She’s confused and he’s confusing!

She’s confused — and he’s confusing,” said my son, following lunch with an old married couple he’d met for the first time. Remove the gender specificity (‘he’ and ‘she’) peculiar to that lunch conversation, and it could describe many conversations across America in 2019. Our talk is confusing, and our hearing is confused.

Foot and Mouth Disease notice, Monmouthshire, Wales, 1872.

Daily conversations — real ones in real time at Starbucks or virtual ones like Twitter — often take me back me to that scene that in the restaurant, and Douglas’ Readers Digest condensed version of it. Which of us is confusing? Which of us is confused? Confusing and confusion are now epidemic in America. Like the old married couple who made no sense to each other, we seem resigned to living in separate stalls at opposite ends of the barn.

For people like my son who want to avoid the confused-confusion conundrum of their parents’ generation, The Guardian published a a spoof story announcing the roll-out of a new app promising to bring better match-ups for prospective partners. It’s called “Tudder”.

Click “Tinder-style app for cows tries to help the meat market” to open the link to BBC story. If Tudder succeeds in matching up bovines with compatible, un-confusing or un-confused stall mates, might Tudder work for us? Tudder’s Chief Executive Officer doesn’t think so. He offers the opinion that matching breeding livestock “should be even easier than matching people.”

But don’t you have to wonder whether human Match-Up apps might improve their effectiveness by adopting the template of Tudder, or would the patent theft only contribute further to the Foot-and-Mouth epidemic in the barn called America?

— Gordon C. Stewart, writing from a stall in Chaska, MN, Feb. 13, 2019.

6 thoughts on “She’s confused and he’s confusing!

  1. Ah, yes. The Gloria in “old” language and “new”:

    OLD, We praise Thee o God, we acknowledge Thee to be the Lord. All the earth doth worship Thee….

    NEW, You are God. We praise you.

    All the beauty and elegance of a police report. I admit that this is among the worst of the revisions, but *really*. (I’m afraid some hymnals have congregations singing “Faith of our parents”. I’m with Peanuts: good grief.


    • Carolyn, Sometimes you crack me up! “All the beauty and elegance of a police report.” 😀🤗Marple was a wonderful place. There’s nothing quite like old friends, especially when you’re old. Imagine a new rendition of Phillip Brooks’ “O Little Town of Bethlehem: O little town of Bethlehem,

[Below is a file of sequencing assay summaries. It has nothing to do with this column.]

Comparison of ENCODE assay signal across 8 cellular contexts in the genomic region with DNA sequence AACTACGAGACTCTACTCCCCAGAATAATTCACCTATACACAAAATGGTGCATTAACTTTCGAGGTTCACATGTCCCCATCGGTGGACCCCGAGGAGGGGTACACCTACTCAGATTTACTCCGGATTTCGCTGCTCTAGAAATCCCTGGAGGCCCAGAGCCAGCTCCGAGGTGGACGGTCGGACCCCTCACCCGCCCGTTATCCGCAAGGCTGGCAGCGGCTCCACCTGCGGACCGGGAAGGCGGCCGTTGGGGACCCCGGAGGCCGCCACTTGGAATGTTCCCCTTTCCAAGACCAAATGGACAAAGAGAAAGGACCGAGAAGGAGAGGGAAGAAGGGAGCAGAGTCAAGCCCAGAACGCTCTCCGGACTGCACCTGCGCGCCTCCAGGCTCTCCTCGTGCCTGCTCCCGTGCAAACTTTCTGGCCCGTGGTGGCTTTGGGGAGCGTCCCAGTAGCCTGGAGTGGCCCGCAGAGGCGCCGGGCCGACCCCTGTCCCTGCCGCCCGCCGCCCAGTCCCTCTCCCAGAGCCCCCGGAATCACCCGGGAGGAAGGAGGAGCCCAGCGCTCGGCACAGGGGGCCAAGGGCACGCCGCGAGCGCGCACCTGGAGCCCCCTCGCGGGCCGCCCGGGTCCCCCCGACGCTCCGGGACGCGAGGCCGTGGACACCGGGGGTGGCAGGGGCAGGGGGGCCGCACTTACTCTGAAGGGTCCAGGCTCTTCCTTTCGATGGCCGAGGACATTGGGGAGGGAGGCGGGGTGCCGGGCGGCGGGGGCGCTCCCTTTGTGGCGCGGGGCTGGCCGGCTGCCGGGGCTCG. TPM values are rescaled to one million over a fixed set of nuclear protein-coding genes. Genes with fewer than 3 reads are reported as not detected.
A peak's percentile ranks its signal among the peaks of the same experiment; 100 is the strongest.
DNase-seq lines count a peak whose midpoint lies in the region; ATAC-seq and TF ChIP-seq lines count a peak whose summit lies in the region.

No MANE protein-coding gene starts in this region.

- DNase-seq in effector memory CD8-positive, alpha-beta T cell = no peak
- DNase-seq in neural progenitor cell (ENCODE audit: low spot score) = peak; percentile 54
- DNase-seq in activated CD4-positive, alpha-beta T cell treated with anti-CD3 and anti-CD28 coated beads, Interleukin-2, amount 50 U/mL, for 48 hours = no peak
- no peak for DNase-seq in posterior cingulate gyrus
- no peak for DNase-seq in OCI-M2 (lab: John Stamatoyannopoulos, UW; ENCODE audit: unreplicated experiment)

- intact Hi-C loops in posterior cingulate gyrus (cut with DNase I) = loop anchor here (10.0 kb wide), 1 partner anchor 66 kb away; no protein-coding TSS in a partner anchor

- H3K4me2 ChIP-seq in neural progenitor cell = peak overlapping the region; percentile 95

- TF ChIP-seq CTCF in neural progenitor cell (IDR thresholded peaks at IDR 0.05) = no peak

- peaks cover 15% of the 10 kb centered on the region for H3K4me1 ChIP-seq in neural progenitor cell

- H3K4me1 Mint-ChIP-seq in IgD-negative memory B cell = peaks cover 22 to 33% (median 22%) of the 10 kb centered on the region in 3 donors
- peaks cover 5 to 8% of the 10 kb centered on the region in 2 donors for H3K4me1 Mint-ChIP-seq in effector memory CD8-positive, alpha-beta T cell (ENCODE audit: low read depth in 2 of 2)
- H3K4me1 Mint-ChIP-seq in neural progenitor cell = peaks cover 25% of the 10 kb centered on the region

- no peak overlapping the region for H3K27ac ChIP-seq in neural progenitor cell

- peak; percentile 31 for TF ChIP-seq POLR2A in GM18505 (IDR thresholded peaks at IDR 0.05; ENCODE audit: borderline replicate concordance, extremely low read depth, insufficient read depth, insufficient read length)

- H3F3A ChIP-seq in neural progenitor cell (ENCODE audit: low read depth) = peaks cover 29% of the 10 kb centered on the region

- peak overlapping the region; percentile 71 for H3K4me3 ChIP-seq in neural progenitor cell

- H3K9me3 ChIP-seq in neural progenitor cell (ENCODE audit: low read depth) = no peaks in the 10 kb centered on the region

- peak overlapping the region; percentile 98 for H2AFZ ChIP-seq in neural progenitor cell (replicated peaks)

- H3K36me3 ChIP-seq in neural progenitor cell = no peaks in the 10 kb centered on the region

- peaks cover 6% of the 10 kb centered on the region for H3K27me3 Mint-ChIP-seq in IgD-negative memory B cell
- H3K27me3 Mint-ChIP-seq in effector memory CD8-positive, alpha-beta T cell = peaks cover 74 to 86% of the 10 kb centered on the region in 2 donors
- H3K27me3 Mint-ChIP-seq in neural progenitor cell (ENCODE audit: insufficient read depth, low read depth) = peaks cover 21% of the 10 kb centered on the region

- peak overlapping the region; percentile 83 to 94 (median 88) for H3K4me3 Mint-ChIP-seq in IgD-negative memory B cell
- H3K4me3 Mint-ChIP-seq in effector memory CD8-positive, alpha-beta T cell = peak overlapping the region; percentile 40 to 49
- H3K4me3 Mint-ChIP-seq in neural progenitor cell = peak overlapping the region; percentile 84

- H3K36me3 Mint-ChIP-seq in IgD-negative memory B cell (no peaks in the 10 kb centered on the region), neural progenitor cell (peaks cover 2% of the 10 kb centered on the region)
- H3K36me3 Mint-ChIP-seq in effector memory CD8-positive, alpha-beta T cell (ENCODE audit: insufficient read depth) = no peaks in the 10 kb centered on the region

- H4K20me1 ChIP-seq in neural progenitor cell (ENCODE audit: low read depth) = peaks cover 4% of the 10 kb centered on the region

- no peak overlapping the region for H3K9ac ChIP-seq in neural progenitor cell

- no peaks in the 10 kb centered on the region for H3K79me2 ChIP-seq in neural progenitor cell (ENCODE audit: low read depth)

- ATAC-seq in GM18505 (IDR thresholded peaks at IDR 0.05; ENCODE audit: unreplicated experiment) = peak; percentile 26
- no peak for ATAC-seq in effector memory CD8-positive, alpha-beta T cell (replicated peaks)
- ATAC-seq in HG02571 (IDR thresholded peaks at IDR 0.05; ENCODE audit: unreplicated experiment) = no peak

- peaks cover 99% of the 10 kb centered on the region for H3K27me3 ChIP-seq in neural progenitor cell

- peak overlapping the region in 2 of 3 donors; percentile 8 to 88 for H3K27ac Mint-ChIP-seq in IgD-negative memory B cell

how still we see you lie;
      above your deep and dreamless sleep
      the silent stars go by:
      yet in your dark streets shines
      the everlasting Light;
      the hopes and fears of all the years
      are met in you tonight.


  2. Not to be ill-mannered, but I still like masculine and feminine in language as well as in society. It’s that I like “actress” rather than “actor” for both men and women. But our language hasn’t developed “neutral multiple” gender wording which you REALLY need. Otherwise, you really don’t know who or what you’re talking about.


    • Ah, yes! It’s a pickle sometimes. Language is more than words. It’s how we think. And it can be tricky, like appearing to say one wants all dramatic portrayers to be called “actress” (“It’s that I like ‘actress’ [rather than ‘actor’] for both men and women.” 🙄🤓🤗 I agree we need a neutral multiple word and I do my best to use inclusive language, although I must confess the excising of male pronouns in contemporary translations of Scripture leaves me cold. It sometimes strips the text of its specificity and neuters much more than gender-specific language. After years of stumbling forward without the old baggage, I still find myself turning to the King James Version’s antiquated thees and thous, and continue to pray “Our Father, who art in Heaven, hallowed by Thy Name. It just sings! Religious language is poetic language, not the language of mechanical engineering. While serving churches over many years, there were times when, despite inclusive language’s good intentions, insistence on its use was downright mean.

      Long way of something something. Not sure what! Here’s hoping the best blogger I know can make some sense out of it.


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